LOU DONALDSON ‎– SAY IT LOUD! [1969]

LOU DONALDSON MI0000439578 bgLou Donaldson (born November 1, 1926) is a jazz alto saxophonist. He is best known for his soulful, bluesy approach to playing the alto saxophone, although in his formative years he was, as many were of the bebop era, heavily influenced by Charlie Parker. Donaldson was born in Badin, North Carolina. He attended North Carolina Agricultural and Technical State University in Greensboro in the early 1940s. He enlisted in the U.S. Navy during World War II and was trained at the Great Lakes bases in Chicago, where he was introduced to bop music in the lively club scene there.

At the war’s conclusion, he returned to Greensboro, where he worked club dates with the Rhythm Vets, a combo composed of A and T students who had served in the U.S. Navy. The band recorded the soundtrack to a musical comedy featurette, Pitch a Boogie Woogie, in Greenville, North Carolina, in the summer of 1947. The movie had a limited run at black audience theatres in 1948 but its production company, Lord-Warner Pictures, folded and never made another film. Pitch a Boogie Woogie was restored by the American Film Institute in 1985 and re-premiered on the campus of East Carolina University in Greenville the following year. Donaldson and the surviving members of the Vets performed a reunion concert after the film’s showing. In the documentary made on Pitch by UNC-TV, Boogie in Black and White, Donaldson and his musical cohorts recall the film’s making – he originally believed that he had played clarinet on the soundtrack. A short piece of concert footage from a gig in Fayetteville, North Carolina, is included in the documentary.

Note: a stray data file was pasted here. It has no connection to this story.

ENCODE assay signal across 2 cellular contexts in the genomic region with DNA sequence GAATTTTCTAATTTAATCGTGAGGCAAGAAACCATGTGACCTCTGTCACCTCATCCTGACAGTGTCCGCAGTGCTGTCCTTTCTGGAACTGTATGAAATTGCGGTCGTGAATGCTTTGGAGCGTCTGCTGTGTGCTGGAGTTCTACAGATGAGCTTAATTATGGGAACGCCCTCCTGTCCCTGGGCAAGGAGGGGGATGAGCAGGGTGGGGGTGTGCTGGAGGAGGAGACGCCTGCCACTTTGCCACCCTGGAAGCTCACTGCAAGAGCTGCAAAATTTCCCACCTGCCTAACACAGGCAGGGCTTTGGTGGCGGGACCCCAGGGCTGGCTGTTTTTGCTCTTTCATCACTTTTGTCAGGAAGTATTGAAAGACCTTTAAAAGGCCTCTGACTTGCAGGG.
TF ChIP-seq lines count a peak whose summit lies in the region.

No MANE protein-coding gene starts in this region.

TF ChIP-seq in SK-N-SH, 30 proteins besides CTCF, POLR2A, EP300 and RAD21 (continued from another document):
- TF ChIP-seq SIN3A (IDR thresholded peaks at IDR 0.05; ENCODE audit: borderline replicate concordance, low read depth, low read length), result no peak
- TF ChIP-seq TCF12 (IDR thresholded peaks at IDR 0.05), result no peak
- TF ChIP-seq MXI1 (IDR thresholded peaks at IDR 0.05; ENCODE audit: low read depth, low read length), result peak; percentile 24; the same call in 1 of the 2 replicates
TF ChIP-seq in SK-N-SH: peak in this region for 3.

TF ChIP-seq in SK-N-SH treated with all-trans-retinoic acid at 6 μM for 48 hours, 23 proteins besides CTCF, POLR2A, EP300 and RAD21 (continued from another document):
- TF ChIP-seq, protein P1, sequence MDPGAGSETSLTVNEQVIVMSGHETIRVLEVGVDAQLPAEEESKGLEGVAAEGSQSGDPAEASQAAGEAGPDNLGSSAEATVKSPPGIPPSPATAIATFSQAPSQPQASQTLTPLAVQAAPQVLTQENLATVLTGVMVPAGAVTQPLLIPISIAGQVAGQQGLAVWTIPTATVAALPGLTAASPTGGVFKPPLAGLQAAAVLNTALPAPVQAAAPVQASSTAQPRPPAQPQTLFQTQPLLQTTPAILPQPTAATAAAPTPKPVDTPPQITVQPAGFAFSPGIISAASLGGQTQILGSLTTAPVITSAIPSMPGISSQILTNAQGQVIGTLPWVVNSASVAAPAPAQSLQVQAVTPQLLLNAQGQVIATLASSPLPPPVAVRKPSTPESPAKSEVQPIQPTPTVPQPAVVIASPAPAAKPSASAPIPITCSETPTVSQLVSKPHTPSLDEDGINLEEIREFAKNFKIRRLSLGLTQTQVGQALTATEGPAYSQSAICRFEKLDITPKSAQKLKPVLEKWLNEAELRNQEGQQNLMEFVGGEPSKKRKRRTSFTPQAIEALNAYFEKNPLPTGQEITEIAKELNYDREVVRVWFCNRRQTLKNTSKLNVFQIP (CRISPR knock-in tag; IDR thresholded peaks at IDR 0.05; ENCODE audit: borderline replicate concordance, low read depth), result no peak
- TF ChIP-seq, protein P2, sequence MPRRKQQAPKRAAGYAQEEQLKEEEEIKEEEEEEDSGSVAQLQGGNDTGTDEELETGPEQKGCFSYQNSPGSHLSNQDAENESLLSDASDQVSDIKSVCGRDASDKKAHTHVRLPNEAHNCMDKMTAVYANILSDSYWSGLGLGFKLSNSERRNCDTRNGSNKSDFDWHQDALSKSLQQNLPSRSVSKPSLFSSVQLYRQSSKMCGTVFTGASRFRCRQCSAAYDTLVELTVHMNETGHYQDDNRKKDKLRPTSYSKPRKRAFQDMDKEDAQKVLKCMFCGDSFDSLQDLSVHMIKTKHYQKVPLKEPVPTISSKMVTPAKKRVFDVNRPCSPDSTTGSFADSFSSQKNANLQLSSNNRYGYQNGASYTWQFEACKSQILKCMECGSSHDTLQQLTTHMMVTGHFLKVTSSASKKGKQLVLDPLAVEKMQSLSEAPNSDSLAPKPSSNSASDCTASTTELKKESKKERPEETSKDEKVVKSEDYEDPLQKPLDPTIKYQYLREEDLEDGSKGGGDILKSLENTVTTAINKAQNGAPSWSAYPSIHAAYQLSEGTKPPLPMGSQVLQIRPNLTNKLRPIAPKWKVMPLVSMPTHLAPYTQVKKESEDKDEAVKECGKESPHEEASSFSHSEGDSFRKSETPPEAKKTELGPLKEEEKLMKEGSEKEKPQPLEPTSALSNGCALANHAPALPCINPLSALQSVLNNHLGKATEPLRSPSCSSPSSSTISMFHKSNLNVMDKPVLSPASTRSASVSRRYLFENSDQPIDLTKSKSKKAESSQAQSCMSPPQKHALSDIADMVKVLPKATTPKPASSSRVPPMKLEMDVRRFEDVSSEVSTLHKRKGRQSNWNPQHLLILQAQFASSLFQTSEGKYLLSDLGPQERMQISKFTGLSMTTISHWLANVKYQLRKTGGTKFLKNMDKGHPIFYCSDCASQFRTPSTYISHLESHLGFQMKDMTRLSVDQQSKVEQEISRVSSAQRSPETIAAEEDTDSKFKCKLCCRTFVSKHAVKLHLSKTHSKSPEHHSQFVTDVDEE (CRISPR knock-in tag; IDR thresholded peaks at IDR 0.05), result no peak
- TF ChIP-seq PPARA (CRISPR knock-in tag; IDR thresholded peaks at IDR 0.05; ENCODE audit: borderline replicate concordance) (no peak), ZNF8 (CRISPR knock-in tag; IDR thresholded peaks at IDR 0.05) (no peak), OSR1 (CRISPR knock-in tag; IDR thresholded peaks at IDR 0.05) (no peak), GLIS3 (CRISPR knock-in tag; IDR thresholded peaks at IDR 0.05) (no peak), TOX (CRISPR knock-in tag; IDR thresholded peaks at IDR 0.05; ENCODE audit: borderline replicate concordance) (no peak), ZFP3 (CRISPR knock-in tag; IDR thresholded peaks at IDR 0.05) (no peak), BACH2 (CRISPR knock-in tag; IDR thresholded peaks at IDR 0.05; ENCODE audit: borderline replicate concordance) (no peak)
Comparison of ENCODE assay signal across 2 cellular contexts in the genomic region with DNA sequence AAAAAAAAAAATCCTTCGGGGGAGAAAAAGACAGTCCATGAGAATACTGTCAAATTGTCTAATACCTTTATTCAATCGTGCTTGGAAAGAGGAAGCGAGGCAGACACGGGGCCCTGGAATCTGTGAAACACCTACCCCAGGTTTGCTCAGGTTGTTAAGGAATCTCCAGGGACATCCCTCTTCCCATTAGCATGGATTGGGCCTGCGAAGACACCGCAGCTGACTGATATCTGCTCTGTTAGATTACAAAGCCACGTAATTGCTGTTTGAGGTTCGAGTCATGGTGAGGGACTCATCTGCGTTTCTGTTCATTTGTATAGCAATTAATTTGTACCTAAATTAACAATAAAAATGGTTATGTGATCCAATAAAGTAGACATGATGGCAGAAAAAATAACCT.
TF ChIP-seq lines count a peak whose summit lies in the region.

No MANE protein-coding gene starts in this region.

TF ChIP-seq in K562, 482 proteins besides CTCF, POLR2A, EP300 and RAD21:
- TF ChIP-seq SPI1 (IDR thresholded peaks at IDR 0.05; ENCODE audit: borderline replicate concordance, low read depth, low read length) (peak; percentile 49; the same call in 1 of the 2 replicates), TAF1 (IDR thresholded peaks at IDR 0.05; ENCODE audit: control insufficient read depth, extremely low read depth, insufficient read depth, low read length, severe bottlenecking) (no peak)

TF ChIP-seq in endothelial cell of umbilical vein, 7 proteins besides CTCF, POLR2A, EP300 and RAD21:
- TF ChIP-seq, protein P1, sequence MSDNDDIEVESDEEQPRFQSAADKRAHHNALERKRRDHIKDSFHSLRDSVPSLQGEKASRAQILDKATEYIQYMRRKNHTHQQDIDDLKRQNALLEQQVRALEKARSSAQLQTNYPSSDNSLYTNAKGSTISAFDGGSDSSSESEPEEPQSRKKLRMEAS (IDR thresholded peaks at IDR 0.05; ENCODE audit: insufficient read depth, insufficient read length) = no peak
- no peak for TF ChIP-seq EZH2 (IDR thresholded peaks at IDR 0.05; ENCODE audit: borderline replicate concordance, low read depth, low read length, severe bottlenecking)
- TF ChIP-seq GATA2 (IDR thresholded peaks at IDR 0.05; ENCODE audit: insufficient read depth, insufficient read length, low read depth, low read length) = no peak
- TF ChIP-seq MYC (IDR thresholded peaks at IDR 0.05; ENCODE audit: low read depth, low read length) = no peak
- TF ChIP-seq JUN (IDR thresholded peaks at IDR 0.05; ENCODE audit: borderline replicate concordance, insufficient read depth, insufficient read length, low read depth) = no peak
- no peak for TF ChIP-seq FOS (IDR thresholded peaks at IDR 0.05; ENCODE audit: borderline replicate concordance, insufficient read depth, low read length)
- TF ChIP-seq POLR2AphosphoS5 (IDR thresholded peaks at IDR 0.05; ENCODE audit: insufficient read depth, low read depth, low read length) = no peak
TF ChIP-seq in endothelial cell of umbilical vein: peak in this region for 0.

Donaldson’s first jazz recordings were with the Charlie Singleton Orchestra in 1950 and then with bop emissaries Milt Jackson and Thelonious Monk in 1952, and he participated in several small groups with other jazz luminaries such as trumpeter Blue Mitchell, pianist Horace Silver, and drummer Art Blakey.

In 1953, he also recorded sessions with the trumpet virtuoso Clifford Brown, and Philly Joe Jones. He was a member of Art Blakey’s Quintet and appeared on some of their best regarded albums, including the two albums recorded at Birdland in February 1954 Night at Birdland.

Donaldson has recorded in the bop, hard bop, and soul jazz genres. For many years his pianist was Herman Foster. He was inducted into the North Carolina Music Hall of Fame on October 11, 2012. Also in 2012, he was named a NEA Jazz Master by the National Endowment for the Arts, United States’ highest honor in jazz music.

LOU DONALDSON LOUD BC 1232516039 fb30e936c3 smArtist Biography by Scott Yanow

Lou Donaldson has long been an excellent bop altoist influenced by Charlie Parker, but with a more blues-based style of his own. His distinctive tone has been heard in a variety of small-group settings, and he has recorded dozens of worthy and spirited (if somewhat predictable) sets throughout the years.

Donaldson started playing clarinet when he was 15, soon switching to the alto. He attended college and performed in a Navy band while in the military. Donaldson first gained attention when he moved to New York and in 1952 started recording for Blue Note as a leader. At the age of 25, his style was fully formed, and although it would continue growing in depth through the years, Donaldson had already found his sound. In 1954, he participated in a notable gig with Art Blakey, Clifford Brown, Horace Silver, and Tommy Potter that was extensively documented by Blue Note and that directly predated the Jazz Messengers. However, Donaldson was never a member of the Messengers, and although he recorded as a sideman in the ’50s and occasionally afterwards with Thelonious Monk, Milt Jackson, and Jimmy Smith, among others, he has been a bandleader from the mid-’50s up until the present.

Donaldson’s early Blue Note recordings were pure bop. In 1958, he began often utilizing a conga player, and starting in 1961, his bands often had an organist rather than a pianist. His bluesy style was easily transferable to soul-jazz, and he sounded most original in that context. His association with Blue Note (1952-1963) was succeeded by some excellent (if now-scarce) sets for Cadet and Argo (1963-1966). The altoist returned to Blue Note in 1967 and soon became caught up in the increasingly commercial leanings of the label. For a time, he utilized an electronic Varitone sax, which completely watered down his sound. The success of «Alligator Boogaloo» in 1967 led to a series of less interesting funk recordings that were instantly dated and not worthy of his talent.